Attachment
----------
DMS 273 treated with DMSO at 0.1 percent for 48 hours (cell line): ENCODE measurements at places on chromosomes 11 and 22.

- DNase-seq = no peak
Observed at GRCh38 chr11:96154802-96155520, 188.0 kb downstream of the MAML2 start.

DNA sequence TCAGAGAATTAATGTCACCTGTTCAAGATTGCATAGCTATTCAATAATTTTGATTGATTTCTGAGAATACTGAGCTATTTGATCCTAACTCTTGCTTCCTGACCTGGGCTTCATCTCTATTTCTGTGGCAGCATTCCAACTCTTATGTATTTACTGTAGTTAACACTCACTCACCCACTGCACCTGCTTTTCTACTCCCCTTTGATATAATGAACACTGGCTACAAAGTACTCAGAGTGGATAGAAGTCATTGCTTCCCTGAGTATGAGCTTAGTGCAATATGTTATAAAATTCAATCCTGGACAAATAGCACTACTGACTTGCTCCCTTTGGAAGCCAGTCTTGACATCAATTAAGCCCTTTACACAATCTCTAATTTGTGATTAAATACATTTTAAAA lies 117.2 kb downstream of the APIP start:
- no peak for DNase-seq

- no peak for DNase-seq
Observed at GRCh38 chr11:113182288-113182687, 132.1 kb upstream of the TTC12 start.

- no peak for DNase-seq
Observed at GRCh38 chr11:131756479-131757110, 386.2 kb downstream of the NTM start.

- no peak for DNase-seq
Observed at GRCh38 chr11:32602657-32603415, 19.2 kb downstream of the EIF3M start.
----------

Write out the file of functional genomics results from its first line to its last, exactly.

DMS 273 treated with DMSO at 0.1 percent for 48 hours (cell line): ENCODE measurements at places on chromosomes 11 and 22.

- DNase-seq = no peak
Observed at GRCh38 chr11:96154802-96155520, 188.0 kb downstream of the MAML2 start.

DNA sequence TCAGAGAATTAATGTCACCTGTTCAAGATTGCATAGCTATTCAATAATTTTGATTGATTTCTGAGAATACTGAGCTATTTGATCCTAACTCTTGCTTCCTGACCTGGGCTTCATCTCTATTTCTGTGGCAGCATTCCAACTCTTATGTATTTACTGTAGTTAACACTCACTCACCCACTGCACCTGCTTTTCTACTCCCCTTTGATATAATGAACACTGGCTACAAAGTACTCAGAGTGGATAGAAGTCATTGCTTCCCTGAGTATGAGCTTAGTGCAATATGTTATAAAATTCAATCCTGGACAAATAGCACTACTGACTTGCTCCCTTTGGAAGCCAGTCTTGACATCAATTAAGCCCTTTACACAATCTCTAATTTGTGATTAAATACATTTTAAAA lies 117.2 kb downstream of the APIP start:
- no peak for DNase-seq

- no peak for DNase-seq
Observed at GRCh38 chr11:113182288-113182687, 132.1 kb upstream of the TTC12 start.

- no peak for DNase-seq
Observed at GRCh38 chr11:131756479-131757110, 386.2 kb downstream of the NTM start.

- no peak for DNase-seq
Observed at GRCh38 chr11:32602657-32603415, 19.2 kb downstream of the EIF3M start.